Paying the Piper

March 14, 2019 Crime , Opinion , OPINION/NEWS , OTHER

Reuters photo



Ricardo Swire



For more than thirty years successive US Congress’ billion dollar investments, in Latin America and the Caribbean drug assistance programs, forged specially designed sub-regional initiatives. US diplomatic public relations emphasized supply reduction and introduction of innovative interdiction technology. In 2011 the US Administration allocated US$79 million to fund the Caribbean Basin Security Initiative (CBSI).


Approximately forty-three percent was directed to counter-narcotics efforts. Twenty-three percent related to military assistance, especially air and maritime security improvements. For Financial Year (FY) 2012 the US Administration requested US$73 million for the CBSI, six million dollars less. Twenty-four percent covered counter-narcotics and thirty-three percent military assistance that focused on improving maritime security.


Transnational drug traffickers have continued to utilize the Caribbean to South Florida route, along with the Central America to Mexico route. Sophisticated Transnational Drug Trafficking Organizations (DTOs) possess extensive paramilitary and counterintelligence capabilities. Such specialized assets have allowed them to rival state security forces and operate with impunity, through deep relationships with corrupt officials in key offices.


The US Department of Justice calculated together Colombian and Mexican Cartels earn and launder between US$18 billion and US$39 billion worth of wholesale drug money yearly. Patterns outlining several recently detained narco “Kingpins” project the obstinacy of regional DTOs and their stealthy operations. On February 13, 2019 Bolivian police in concert with Argentine counterparts, from the National Gendarmerie, intercepted and detained “Jose Miguel Farfan” in Bolivia’s largest city, Santa Cruz de la Sierra.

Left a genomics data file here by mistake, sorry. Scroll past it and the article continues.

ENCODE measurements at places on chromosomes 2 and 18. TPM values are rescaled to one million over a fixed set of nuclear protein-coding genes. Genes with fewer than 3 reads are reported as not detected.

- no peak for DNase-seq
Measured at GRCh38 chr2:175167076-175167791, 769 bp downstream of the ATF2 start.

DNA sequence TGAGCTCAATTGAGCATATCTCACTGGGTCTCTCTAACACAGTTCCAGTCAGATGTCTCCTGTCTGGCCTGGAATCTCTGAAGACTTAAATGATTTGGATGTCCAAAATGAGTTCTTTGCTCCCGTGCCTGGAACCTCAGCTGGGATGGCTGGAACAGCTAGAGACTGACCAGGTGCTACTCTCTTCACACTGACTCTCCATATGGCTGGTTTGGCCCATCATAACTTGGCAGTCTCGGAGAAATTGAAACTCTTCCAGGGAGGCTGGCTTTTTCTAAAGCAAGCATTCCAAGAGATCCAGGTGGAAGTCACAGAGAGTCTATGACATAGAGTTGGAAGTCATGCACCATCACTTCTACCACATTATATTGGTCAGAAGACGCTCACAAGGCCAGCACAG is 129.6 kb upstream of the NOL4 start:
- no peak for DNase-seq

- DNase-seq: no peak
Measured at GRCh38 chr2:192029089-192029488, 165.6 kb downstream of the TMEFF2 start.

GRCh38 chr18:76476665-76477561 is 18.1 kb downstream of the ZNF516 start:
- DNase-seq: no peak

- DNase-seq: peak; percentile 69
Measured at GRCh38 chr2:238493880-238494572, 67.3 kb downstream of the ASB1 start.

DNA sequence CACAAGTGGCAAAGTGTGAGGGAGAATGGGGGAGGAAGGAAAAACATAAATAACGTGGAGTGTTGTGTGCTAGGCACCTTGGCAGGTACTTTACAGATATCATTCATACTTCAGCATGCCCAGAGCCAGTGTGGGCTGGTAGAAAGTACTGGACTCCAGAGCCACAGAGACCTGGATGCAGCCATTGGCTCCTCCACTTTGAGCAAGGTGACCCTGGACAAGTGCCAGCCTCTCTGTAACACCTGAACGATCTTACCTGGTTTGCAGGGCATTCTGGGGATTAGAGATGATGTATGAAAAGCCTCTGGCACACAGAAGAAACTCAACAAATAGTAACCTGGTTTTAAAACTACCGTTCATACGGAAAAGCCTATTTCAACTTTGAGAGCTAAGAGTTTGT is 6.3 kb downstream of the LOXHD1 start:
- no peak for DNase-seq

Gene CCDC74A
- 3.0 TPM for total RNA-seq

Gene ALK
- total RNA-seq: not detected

The fifty-eight year old narco trafficker was a prominent feature on Argentina’s Most Wanted List, famous for greasing rogue Argentine federal judges’ palms. He was detained in 2004 but released. On May 16, 2008 airport security police at Tucuman intercepted him. He was later released by Federal Judge “Toto.” In 2014 the senior judicial officer gave the Kingpin his escape from trafficking charges for more than four hundred and eleven metric tons of cocaine, smuggled between Argentina and Bolivia using small planes. The trafficker immediately migrated to Bolivia.


The Judge was later prosecuted and convicted in Salta province north-western Argentina for receiving bribes from other traffickers. He also resold the court’s confiscated cocaine. In one occurrence the Federal Justice authorized two staff members to transport seized cocaine, evidence earmarked for destruction, across the Bolivian border for sale to its original owners. While hiding in Bolivia the Argentine trafficker Jose Miguel Farfan masqueraded under alias “Miguel Angel Salazar,” family and businessman who drove a yellow Hummer. His investments are in a luxury condominium worth US$2 million and construction of a second similar property in Bolivia.





Ricardo Swire - Tuck Magazine

Ricardo Swire

Ricardo Swire is the Principal Consultant at R-L-H Security Consultants & Business Support Services and writes on a number of important issues.

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